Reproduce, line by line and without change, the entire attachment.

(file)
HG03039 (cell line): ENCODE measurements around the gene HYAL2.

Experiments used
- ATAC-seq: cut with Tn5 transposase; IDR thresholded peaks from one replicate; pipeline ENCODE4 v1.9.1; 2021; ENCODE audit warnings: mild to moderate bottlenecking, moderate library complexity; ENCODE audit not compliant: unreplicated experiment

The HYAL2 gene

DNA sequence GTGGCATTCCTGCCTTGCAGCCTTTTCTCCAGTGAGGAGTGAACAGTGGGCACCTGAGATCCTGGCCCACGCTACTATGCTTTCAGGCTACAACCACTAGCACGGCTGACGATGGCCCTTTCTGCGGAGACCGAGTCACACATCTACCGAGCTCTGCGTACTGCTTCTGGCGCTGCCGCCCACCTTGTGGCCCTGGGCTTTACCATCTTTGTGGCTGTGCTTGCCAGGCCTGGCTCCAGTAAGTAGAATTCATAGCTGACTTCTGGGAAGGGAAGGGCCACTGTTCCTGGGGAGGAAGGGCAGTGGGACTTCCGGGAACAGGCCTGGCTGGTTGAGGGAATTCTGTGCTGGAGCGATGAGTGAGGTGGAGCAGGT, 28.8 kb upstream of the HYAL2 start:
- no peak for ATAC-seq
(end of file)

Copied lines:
HG03039 (cell line): ENCODE measurements around the gene HYAL2.

Experiments used
- ATAC-seq: cut with Tn5 transposase; IDR thresholded peaks from one replicate; pipeline ENCODE4 v1.9.1; 2021; ENCODE audit warnings: mild to moderate bottlenecking, moderate library complexity; ENCODE audit not compliant: unreplicated experiment

The HYAL2 gene

DNA sequence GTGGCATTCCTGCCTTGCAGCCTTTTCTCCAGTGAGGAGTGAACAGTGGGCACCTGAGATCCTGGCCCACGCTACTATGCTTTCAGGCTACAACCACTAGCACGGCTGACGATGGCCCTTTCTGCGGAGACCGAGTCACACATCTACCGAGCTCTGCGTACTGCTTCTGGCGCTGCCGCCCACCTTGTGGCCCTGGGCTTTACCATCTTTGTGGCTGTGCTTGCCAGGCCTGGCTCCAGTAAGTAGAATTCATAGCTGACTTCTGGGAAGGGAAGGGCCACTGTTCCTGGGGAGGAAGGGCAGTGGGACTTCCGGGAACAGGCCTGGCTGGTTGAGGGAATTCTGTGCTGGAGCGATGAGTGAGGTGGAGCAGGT, 28.8 kb upstream of the HYAL2 start:
- no peak for ATAC-seq